Light snowfall, cold breezes and colorful leaves mean only one thing: fall is here. But while most are stuck waiting until April for the lush green foliage to come back, some students just need to look at their own windowsill.
When Clara Barton, a 20-year-old sophomore, was gifted a small blueberry bush in middle school, she fell in love with taking care of it. From there, she kept growing her collection, and love, of houseplants.
“Now, I have more [plants] than I can count,” the environmental science and statistics major said. “I basically sleep in a jungle.”
A small herb garden with Thai basil and mint, as well as wildflowers, succulents and tomatoes are just some of the plants that call her Fordham dorm home.
Barton’s love for beautiful botany eventually culminated in a summer job at a plant farm in her home state of Missouri where she helped oversee “hundreds, if not thousands” of cultivars in a greenhouse.
“I’d come to work every morning, spend hours watering tons of plants and identifying issues they might have,” Barton said. “It was a big operation and there’s always new [plants] coming in.”
Barton said working in a greenhouse changed the way she started taking care of her own plants, steering away from the cookie-cutter and into the mindset of a tried and true horticulturist.
“I was exposed to a big variety of the different ways people take care of plants,” Barton said. “I have a keener eye with my plants at home now.”
But years of experience aren’t needed to start taking care of a plant — or 20.
Loyola junior Emily Wirtz was a plant novice when she got her first plant, a succulent, in 2019. Intended to bring some life to her decrepit dorm in Campion Hall — the oldest residence hall on campus — it died after “one too many visitors kicked it.”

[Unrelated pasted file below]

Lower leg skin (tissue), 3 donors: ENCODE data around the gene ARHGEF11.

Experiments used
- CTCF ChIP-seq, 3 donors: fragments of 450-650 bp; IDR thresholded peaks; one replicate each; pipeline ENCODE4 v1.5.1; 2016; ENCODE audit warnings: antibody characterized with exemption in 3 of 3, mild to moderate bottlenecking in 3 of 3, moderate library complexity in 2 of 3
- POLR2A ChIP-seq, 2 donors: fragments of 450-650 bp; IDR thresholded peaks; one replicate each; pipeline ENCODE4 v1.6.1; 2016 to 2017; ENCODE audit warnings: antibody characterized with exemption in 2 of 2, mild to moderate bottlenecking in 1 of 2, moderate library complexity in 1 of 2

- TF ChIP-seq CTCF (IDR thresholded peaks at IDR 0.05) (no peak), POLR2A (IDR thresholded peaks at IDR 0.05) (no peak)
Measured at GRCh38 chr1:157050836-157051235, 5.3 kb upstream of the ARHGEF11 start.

Rising from the ashes of the fallen succulent are the more than 20 plants she loves and cares for in her apartment. Snake plants and Zanzibar gems take up any space with adequate sunlight, while Pothos vines hang from the ceiling of her room.
While the sheer volume of plants may be overwhelming to some — especially those without a green thumb — Wirtz said being a full-time plant parent and student aren’t incompatible.
“Plants are pretty low commitment and I think that’s how a lot of people get into it,” Wirtz, 20, said. “The more you grow the easier it gets, and it’s not time-consuming.”
The political science and global studies double major said she also uses apps to help keep track of each plant’s water and fertilizer schedule, as well as social media like TikTok and Instagram to get tips and tricks from “plant influencers.”
One group of Loyola students, enamored with their voraciously growing spider plant and ghost succulent, turned their love of plants into a small business.
The collective, which goes by @jazzhouseplants on Instagram and Facebook, sells baby plants and cuttings for $5 apiece, already potted and ready for a loving home.
“[The plants] just kept getting bigger and bigger,” Carinne Jarvis, 21, said. “There were so many on the windowsill, and someone pitched [the business idea] at dinner and it went off from there.”
Jarvis, as well as her three roommates, take care of the more than 36 plants growing in the group’s apartment — watering, cutting and propagating to sell and deliver to students.
Since the group started this summer, they’ve sold about 20 plants to students seeking to spice up their space.
“A plant brightens the room, especially during the pandemic when we couldn’t go out as much or now that it’s colder,” the senior biology major said. “It’s no substitute but it’s nice to take care of something.”
Barton echoed that statement, saying no matter one’s personality type or lighting situation, there’s a plant for everyone.
“Start easy, plants aren’t as difficult to get into as they seem,” Barton said. “I recommend everyone should take care of a plant at least once — you learn a lot by taking care of something else.”